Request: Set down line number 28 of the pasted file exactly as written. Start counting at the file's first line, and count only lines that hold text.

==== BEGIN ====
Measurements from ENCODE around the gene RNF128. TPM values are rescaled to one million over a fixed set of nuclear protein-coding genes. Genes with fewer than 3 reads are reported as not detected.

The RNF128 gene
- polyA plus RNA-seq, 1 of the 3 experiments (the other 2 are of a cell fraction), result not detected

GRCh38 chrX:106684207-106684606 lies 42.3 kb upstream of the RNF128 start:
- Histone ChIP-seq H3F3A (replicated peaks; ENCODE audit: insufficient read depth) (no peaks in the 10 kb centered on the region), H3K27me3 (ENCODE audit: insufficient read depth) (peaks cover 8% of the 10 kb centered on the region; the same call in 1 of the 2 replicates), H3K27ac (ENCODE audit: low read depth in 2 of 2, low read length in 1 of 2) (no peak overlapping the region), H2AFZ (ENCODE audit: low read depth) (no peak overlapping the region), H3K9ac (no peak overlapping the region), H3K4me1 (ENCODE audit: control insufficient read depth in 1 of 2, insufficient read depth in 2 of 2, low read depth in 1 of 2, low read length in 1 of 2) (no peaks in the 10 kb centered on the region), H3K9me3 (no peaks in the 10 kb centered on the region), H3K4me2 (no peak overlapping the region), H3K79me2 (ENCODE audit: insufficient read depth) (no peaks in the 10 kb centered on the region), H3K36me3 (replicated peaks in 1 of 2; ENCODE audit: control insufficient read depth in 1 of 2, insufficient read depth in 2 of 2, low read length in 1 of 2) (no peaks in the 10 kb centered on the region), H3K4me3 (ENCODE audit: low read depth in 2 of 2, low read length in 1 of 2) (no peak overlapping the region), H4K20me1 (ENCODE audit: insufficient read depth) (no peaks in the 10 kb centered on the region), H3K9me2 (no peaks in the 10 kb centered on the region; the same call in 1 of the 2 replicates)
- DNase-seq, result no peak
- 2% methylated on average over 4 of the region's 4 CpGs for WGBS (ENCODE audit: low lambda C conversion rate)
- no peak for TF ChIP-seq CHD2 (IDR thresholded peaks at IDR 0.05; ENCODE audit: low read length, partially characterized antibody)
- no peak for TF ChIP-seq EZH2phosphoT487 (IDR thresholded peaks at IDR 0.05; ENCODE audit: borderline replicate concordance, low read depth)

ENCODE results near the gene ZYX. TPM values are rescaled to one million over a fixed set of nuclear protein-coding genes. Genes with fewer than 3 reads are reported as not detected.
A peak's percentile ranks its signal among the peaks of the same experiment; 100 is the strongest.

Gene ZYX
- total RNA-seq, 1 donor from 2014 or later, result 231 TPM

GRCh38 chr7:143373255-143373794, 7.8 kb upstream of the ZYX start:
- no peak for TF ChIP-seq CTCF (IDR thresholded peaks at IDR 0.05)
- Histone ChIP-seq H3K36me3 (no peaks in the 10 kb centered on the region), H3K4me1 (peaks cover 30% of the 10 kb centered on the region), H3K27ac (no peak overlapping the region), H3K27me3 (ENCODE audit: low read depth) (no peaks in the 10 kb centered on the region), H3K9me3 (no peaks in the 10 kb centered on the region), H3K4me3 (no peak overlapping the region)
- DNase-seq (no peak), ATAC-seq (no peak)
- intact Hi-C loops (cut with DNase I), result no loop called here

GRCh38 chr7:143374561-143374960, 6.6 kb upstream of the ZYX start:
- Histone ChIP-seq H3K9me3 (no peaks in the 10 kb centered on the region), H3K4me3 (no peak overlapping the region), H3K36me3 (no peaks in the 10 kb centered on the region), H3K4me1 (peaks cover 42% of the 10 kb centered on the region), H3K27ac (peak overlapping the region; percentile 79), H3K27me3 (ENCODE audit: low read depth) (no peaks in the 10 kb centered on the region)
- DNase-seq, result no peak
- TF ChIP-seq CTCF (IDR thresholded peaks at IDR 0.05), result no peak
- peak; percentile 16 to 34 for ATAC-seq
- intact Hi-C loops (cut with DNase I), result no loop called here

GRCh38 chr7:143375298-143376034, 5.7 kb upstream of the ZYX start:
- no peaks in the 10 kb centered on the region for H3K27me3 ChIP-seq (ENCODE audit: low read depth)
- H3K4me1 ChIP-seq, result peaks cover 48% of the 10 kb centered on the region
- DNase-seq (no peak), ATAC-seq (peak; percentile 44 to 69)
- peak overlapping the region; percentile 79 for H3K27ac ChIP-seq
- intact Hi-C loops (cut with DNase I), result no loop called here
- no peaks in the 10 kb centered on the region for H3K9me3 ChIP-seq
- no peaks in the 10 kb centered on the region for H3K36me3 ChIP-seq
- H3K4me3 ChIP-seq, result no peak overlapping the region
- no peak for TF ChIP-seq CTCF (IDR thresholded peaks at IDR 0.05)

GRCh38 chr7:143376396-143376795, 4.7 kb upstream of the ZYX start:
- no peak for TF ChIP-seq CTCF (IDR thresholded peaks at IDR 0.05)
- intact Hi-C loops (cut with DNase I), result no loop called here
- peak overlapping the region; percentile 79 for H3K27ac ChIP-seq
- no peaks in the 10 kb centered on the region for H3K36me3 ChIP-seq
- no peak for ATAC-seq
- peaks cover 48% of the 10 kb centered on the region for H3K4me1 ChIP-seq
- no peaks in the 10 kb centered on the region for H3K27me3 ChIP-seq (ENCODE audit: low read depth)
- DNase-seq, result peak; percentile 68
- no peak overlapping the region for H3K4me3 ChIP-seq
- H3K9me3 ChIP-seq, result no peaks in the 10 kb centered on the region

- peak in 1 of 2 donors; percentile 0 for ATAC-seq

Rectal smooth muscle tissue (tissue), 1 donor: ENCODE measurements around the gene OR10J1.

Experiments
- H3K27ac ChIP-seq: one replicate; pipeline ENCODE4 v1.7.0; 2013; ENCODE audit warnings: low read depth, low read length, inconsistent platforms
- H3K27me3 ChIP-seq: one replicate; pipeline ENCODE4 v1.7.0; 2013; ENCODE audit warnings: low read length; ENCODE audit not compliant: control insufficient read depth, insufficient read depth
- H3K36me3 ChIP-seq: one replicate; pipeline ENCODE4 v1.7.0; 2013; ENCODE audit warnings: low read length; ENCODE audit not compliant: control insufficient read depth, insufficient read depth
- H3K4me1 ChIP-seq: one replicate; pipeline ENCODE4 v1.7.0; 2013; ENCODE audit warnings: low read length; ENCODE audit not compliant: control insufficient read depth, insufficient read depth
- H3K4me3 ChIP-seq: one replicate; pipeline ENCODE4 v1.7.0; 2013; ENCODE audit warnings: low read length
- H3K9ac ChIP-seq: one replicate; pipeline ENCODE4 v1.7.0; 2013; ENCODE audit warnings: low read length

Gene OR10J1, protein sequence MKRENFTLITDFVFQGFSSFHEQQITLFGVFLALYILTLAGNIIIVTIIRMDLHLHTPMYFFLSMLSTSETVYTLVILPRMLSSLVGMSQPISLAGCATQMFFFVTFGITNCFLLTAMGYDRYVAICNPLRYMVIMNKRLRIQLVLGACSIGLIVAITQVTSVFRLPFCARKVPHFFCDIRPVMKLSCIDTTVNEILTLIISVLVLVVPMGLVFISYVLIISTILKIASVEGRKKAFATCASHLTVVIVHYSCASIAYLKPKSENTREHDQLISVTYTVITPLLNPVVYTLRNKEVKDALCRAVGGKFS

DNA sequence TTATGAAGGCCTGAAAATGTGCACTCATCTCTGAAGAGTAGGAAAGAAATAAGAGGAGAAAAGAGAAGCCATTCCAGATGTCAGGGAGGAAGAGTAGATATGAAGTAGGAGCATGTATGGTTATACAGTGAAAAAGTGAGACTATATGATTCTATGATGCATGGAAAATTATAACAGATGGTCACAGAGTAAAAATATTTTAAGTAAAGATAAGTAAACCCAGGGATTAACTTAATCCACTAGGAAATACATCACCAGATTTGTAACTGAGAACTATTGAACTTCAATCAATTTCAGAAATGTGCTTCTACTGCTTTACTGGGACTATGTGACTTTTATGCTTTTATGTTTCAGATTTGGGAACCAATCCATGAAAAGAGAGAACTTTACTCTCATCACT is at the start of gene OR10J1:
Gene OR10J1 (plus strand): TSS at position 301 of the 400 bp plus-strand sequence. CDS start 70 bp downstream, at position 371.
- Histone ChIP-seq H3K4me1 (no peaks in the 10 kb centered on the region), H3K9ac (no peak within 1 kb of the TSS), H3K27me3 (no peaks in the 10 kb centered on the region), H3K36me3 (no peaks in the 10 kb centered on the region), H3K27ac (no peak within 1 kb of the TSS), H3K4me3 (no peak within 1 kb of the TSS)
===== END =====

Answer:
- DNase-seq (no peak), ATAC-seq (peak; percentile 44 to 69)